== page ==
Caregiver support program

A cancer diagnosis affects close friends and family too. Find out what to expect if you become a caregiver for a person with cancer, and get tips for making sure that you take care of yourself as well. 

Good communication with the person you are caring for is the most important part of your role. Here are some things you can try to do to keep the patient involved:

  • Help them live as normal a life as possible.
  • Encourage them to share feelings, and support their efforts to share.
  • Let your loved one know you’re available, but don’t press issues.
  • Remember that people communicate in different ways.
  • Take your cues from the person with cancer.
  • Be realistic and flexible about what you hope to talk about and agree on.
  • Respect the need to be alone. Sometimes, we all need time alone – even you.



A caregiver is defined in this guide as the person who most often helps the person with cancer and is not paid to do so. In most cases, the main (primary) caregiver is a spouse, partner, parent, or adult child. When the family is not around, close friends, coworkers, or neighbors may fill this role. The caregiver has a key role in the patient’s care. Good, reliable caregiver support is crucial to the physical and emotional well-being of people with cancer.

Today, most cancer treatment is given in outpatient treatment centers. This means someone is needed to provide part of the day-to-day care of the person with cancer and that sicker people are being cared for at home. As a result, caregivers have many roles, which change during and after cancer treatment.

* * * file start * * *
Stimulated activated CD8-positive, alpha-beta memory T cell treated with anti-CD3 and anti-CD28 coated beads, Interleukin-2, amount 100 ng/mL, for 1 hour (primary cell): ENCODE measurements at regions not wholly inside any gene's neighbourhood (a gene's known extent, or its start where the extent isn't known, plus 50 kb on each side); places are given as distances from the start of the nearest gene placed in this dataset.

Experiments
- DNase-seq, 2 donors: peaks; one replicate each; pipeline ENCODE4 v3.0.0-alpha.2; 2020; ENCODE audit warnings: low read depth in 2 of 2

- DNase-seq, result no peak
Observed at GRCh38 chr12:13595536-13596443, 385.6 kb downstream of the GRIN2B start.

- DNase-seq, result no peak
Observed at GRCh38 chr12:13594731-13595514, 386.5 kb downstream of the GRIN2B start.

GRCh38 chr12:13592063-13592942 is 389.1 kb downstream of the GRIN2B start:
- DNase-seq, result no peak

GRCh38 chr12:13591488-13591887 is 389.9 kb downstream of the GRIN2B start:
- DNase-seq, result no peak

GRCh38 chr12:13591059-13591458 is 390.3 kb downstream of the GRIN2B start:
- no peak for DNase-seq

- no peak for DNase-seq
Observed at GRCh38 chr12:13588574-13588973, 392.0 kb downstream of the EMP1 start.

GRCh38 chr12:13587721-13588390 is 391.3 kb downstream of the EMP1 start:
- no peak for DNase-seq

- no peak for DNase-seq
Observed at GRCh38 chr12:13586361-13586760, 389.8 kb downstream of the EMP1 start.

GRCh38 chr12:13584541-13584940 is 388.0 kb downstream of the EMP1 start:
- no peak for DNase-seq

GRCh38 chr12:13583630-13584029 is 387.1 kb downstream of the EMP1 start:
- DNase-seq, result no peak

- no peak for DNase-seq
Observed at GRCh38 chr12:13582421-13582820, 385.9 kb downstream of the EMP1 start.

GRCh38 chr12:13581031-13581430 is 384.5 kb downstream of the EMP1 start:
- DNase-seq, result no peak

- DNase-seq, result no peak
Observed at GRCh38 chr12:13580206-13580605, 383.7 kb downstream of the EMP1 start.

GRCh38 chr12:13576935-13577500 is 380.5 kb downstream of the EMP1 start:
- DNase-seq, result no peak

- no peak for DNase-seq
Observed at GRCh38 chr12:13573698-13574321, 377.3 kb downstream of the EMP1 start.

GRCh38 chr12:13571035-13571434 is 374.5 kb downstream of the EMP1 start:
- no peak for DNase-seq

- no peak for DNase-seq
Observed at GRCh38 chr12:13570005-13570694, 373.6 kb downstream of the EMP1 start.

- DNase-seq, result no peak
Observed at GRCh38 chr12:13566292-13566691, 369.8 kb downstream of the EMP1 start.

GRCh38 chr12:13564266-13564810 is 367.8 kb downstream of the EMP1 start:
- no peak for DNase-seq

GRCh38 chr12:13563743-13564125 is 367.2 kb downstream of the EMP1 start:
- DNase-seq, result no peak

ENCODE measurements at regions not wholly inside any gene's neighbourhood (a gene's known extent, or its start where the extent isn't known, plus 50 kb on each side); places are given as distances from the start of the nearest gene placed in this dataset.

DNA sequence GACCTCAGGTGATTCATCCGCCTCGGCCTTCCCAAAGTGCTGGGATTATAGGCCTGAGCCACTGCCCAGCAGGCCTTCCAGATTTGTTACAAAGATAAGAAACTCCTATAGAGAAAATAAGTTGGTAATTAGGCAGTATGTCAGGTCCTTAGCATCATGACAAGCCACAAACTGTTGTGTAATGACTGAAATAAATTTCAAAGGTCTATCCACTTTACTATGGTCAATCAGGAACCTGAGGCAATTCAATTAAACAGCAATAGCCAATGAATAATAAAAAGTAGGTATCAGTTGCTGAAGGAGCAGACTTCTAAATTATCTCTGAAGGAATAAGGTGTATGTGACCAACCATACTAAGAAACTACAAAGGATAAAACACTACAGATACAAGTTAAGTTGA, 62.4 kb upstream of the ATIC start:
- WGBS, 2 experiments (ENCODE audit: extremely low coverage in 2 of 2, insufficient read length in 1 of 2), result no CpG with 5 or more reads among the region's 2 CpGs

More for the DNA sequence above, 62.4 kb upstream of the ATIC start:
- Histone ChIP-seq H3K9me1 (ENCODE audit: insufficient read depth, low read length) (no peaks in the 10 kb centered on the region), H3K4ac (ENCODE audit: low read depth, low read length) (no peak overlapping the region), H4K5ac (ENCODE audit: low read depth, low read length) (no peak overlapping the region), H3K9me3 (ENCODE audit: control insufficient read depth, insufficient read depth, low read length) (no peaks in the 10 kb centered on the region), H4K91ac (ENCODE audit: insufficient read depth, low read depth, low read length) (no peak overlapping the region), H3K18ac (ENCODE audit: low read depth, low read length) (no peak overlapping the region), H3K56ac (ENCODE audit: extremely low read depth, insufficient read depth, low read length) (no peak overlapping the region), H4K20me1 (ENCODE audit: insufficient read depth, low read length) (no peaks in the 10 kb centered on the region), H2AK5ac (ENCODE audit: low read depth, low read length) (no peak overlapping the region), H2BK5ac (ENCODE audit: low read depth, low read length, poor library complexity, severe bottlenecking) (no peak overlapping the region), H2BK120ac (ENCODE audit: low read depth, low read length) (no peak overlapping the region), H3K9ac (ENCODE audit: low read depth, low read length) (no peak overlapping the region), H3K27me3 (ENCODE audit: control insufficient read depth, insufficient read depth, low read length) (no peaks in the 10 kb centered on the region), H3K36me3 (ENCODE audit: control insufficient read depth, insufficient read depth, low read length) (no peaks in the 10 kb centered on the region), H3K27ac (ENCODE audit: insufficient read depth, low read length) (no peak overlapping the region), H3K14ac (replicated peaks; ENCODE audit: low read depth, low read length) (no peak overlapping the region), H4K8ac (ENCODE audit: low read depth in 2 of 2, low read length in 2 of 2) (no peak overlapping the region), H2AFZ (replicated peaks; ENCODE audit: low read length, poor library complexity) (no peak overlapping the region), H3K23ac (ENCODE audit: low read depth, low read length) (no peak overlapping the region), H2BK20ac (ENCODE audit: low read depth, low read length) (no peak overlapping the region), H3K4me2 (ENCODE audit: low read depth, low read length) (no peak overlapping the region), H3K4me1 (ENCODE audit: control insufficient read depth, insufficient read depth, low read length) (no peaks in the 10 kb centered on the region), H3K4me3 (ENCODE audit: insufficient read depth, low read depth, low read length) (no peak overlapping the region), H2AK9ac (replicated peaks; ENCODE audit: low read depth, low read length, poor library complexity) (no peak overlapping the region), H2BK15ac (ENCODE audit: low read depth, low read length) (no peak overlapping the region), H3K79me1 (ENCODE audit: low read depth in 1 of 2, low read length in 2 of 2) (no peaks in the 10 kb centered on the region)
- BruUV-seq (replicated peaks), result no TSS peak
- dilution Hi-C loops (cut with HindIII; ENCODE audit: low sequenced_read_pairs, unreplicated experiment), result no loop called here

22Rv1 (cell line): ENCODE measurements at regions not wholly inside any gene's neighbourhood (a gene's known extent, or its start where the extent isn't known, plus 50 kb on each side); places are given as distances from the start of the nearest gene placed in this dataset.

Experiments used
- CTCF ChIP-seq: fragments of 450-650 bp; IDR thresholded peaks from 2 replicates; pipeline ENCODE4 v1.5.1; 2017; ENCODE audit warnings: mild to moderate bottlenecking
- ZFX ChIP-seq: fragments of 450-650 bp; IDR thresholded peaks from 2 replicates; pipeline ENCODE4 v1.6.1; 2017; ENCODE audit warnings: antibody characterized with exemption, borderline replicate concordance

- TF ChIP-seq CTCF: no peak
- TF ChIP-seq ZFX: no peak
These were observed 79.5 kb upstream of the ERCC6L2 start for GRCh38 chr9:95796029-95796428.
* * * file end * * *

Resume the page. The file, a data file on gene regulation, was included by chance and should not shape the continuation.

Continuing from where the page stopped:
As a caregiver, you have a huge influence on how cancer patient deals with their illness. Your encouragement can help the patient stick with a demanding treatment plan and take other steps to get well, like eating healthy meals or getting enough rest.


You may serve as a home health aide and companion. You may help feed, dress, and bathe the patient. You may arrange schedules, manage insurance issues, and provide transportation. You may be a legal assistant, financial manager, and housekeeper. You may have to take over the duties of the person with cancer, and still meet the needs of other family members.

On top of the normal day-to-day tasks, such as meals, cleaning, and driving or arranging transportation, as a caregiver, you’ll also become an important part of the cancer care team. This busy schedule could leave you with no time to take care of your own needs. You also may feel the need to turn down job opportunities, work fewer hours, or even retire early to meet the demands of being a caregiver.

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